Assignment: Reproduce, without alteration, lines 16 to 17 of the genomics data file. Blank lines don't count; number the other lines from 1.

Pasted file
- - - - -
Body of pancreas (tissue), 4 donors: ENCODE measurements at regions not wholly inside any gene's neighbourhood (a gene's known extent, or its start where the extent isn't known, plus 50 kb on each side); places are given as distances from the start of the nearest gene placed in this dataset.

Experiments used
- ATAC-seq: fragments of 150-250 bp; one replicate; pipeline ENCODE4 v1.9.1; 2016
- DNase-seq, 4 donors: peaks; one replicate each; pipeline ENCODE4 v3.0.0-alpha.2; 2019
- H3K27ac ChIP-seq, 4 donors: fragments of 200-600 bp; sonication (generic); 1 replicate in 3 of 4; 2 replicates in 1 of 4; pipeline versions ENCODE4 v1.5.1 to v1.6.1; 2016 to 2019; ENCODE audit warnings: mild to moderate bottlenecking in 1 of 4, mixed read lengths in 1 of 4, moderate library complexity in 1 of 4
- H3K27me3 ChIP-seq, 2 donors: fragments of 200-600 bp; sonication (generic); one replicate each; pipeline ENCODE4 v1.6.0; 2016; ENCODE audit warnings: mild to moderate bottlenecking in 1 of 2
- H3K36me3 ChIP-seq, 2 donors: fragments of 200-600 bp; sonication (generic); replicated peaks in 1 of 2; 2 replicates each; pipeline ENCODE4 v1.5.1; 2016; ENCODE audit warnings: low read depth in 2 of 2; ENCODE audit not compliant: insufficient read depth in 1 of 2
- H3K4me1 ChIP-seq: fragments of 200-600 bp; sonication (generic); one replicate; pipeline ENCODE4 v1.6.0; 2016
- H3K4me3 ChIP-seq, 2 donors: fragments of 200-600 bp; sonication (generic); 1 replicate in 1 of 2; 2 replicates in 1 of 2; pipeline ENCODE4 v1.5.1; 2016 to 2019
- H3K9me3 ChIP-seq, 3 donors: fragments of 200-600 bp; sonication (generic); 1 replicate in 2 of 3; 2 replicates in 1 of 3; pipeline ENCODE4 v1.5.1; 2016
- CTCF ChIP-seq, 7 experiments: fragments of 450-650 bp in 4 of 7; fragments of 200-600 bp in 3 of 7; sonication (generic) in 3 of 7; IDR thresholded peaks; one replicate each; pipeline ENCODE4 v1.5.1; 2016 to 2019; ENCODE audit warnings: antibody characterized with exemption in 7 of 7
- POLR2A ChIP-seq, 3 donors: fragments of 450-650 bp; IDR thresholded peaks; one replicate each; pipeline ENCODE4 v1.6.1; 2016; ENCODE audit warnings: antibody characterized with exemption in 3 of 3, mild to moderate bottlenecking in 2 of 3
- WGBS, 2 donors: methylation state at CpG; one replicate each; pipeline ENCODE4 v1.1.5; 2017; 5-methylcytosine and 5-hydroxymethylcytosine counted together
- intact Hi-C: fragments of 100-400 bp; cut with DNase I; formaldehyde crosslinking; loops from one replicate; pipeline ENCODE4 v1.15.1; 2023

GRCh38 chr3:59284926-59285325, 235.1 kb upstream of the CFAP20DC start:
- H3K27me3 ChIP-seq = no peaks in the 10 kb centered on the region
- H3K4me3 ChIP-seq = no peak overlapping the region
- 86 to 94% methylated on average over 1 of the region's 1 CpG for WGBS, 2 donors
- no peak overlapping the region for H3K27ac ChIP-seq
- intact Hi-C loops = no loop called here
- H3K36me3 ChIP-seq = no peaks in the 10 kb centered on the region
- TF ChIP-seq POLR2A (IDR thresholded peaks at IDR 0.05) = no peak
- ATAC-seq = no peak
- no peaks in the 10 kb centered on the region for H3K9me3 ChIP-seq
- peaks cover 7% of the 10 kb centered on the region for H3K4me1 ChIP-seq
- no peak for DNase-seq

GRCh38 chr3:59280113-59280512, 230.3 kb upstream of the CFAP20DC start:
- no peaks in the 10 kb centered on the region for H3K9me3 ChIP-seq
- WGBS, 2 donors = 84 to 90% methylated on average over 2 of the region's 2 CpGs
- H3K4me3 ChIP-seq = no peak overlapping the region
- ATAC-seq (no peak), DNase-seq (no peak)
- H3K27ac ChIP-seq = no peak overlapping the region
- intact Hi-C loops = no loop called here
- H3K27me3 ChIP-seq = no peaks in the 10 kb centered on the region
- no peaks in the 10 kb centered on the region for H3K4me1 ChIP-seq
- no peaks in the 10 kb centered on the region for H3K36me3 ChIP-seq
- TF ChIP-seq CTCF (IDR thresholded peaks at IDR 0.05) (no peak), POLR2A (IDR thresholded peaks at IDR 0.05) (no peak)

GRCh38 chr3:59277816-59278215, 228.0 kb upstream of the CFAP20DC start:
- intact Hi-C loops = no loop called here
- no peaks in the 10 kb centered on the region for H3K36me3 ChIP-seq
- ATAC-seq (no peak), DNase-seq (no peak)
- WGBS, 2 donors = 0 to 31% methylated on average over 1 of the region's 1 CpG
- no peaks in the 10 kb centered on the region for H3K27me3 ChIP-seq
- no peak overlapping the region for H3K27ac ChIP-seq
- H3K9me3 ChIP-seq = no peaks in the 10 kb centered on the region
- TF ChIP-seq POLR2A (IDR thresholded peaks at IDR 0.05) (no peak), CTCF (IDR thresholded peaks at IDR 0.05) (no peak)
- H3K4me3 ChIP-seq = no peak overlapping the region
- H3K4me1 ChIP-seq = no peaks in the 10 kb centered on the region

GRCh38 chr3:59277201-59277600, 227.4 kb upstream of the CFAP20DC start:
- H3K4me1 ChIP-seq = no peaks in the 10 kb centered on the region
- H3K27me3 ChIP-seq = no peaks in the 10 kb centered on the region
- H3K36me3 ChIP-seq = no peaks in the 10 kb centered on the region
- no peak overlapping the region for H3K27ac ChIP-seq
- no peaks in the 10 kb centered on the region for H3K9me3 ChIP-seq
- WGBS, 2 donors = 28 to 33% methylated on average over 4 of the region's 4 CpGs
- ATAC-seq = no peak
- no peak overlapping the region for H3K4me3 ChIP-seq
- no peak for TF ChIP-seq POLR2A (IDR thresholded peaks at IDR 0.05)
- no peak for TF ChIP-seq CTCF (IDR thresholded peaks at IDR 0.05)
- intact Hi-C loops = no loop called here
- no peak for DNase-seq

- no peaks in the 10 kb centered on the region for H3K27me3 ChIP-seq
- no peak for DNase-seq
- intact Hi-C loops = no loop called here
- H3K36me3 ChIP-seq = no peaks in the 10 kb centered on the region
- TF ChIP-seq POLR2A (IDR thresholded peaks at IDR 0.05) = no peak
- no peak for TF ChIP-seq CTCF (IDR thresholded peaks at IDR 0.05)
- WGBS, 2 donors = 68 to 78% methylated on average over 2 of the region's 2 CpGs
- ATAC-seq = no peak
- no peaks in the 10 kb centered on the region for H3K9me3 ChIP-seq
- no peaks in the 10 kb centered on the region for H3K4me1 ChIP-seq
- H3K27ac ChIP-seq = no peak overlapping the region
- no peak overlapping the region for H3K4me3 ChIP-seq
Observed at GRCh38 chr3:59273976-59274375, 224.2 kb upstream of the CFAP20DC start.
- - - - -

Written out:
- H3K27me3 ChIP-seq = no peaks in the 10 kb centered on the region
- H3K4me3 ChIP-seq = no peak overlapping the region